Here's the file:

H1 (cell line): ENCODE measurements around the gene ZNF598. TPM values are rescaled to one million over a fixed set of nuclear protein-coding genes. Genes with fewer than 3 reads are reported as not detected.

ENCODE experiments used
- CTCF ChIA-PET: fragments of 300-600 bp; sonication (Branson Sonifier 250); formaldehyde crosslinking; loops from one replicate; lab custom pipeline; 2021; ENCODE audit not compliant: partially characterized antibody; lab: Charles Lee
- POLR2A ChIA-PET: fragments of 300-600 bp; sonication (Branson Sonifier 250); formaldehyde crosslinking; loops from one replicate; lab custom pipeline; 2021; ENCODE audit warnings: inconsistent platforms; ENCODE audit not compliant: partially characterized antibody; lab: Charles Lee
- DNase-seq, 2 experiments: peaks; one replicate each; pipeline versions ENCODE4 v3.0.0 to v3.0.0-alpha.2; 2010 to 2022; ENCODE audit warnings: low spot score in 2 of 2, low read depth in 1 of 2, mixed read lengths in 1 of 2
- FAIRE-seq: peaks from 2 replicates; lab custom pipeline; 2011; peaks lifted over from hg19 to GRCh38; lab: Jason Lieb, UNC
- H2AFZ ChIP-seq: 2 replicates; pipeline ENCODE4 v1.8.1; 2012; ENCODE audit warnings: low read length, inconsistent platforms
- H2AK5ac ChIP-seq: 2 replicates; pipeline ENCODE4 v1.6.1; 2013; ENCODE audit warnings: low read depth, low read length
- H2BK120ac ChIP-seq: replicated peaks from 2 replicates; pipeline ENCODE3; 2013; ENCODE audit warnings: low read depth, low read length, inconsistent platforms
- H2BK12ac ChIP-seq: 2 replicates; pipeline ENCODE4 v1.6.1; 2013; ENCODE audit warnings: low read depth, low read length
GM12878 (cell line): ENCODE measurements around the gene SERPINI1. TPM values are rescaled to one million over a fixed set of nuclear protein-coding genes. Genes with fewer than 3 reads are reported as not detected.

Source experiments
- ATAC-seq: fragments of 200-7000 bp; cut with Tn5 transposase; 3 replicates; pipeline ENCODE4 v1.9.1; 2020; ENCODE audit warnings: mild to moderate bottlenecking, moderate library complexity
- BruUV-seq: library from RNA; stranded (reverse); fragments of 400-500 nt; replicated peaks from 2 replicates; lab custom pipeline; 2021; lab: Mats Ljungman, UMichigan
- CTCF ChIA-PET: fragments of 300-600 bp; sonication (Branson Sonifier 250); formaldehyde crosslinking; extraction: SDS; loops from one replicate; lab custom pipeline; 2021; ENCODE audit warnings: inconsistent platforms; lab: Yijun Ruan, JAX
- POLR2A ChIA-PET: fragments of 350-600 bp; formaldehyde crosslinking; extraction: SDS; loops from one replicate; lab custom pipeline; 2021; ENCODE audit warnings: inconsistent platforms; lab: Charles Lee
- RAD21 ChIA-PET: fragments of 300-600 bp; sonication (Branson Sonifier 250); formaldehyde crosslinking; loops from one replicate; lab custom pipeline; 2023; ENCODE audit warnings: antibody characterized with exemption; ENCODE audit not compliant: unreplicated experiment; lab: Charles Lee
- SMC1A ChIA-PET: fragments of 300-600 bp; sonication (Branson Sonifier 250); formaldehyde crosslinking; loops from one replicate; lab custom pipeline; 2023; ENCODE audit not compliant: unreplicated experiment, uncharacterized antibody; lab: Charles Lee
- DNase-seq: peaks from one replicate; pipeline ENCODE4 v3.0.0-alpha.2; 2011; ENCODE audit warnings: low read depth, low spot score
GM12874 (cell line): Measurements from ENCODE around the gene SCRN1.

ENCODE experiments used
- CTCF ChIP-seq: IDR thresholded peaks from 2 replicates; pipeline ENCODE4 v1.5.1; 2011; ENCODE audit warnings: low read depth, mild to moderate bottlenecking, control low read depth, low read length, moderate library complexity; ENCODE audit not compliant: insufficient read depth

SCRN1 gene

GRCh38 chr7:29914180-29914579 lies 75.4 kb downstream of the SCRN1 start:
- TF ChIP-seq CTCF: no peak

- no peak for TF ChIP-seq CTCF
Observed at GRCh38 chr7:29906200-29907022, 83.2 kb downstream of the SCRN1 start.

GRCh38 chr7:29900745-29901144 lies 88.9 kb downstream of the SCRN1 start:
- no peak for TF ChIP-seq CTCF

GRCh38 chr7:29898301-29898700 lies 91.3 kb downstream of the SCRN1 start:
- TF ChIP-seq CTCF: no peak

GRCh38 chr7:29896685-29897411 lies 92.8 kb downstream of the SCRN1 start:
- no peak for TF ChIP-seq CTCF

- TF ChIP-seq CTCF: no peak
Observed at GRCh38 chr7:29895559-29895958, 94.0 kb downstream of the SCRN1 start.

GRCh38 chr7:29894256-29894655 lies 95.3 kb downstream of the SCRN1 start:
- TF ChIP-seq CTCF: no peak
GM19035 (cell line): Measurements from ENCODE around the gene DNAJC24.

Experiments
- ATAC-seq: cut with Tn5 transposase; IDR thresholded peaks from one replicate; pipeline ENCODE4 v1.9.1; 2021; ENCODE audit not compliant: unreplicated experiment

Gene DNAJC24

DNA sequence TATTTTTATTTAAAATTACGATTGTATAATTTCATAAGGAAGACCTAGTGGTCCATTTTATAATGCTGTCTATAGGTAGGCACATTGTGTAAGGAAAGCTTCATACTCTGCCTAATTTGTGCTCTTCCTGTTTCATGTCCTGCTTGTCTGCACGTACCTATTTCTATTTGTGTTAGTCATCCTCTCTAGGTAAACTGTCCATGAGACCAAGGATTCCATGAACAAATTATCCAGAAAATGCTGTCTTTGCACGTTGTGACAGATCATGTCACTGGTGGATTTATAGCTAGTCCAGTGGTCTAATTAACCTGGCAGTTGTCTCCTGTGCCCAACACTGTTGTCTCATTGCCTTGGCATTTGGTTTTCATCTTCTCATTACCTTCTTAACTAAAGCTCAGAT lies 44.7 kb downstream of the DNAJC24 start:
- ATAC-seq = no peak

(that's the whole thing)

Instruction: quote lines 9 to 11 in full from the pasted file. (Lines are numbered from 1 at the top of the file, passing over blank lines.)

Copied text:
- H2BK120ac ChIP-seq: replicated peaks from 2 replicates; pipeline ENCODE3; 2013; ENCODE audit warnings: low read depth, low read length, inconsistent platforms
- H2BK12ac ChIP-seq: 2 replicates; pipeline ENCODE4 v1.6.1; 2013; ENCODE audit warnings: low read depth, low read length
GM12878 (cell line): ENCODE measurements around the gene SERPINI1. TPM values are rescaled to one million over a fixed set of nuclear protein-coding genes. Genes with fewer than 3 reads are reported as not detected.